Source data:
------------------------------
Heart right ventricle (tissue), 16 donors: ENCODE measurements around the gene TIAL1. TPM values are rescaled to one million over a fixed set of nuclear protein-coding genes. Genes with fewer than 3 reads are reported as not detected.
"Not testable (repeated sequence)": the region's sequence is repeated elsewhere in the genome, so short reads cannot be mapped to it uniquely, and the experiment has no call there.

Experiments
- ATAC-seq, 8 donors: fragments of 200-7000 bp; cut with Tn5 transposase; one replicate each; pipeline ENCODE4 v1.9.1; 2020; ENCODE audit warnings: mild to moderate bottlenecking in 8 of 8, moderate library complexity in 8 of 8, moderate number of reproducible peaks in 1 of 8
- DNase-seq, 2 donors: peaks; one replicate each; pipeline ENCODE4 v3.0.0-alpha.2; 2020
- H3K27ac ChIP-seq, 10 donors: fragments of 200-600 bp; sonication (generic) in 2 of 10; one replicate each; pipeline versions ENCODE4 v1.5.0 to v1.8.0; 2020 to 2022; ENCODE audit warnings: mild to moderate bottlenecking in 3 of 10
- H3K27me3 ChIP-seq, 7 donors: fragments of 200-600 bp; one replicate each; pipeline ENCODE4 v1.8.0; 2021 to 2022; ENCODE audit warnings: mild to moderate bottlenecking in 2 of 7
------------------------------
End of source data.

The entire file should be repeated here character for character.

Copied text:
Heart right ventricle (tissue), 16 donors: ENCODE measurements around the gene TIAL1. TPM values are rescaled to one million over a fixed set of nuclear protein-coding genes. Genes with fewer than 3 reads are reported as not detected.
"Not testable (repeated sequence)": the region's sequence is repeated elsewhere in the genome, so short reads cannot be mapped to it uniquely, and the experiment has no call there.

Experiments
- ATAC-seq, 8 donors: fragments of 200-7000 bp; cut with Tn5 transposase; one replicate each; pipeline ENCODE4 v1.9.1; 2020; ENCODE audit warnings: mild to moderate bottlenecking in 8 of 8, moderate library complexity in 8 of 8, moderate number of reproducible peaks in 1 of 8
- DNase-seq, 2 donors: peaks; one replicate each; pipeline ENCODE4 v3.0.0-alpha.2; 2020
- H3K27ac ChIP-seq, 10 donors: fragments of 200-600 bp; sonication (generic) in 2 of 10; one replicate each; pipeline versions ENCODE4 v1.5.0 to v1.8.0; 2020 to 2022; ENCODE audit warnings: mild to moderate bottlenecking in 3 of 10
- H3K27me3 ChIP-seq, 7 donors: fragments of 200-600 bp; one replicate each; pipeline ENCODE4 v1.8.0; 2021 to 2022; ENCODE audit warnings: mild to moderate bottlenecking in 2 of 7